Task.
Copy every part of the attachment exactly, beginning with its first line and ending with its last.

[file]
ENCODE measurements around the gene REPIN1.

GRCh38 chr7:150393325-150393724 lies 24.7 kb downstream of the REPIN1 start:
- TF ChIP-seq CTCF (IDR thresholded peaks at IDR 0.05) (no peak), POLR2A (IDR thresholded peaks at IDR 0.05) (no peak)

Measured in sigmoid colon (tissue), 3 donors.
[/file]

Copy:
ENCODE measurements around the gene REPIN1.

GRCh38 chr7:150393325-150393724 lies 24.7 kb downstream of the REPIN1 start:
- TF ChIP-seq CTCF (IDR thresholded peaks at IDR 0.05) (no peak), POLR2A (IDR thresholded peaks at IDR 0.05) (no peak)

Measured in sigmoid colon (tissue), 3 donors.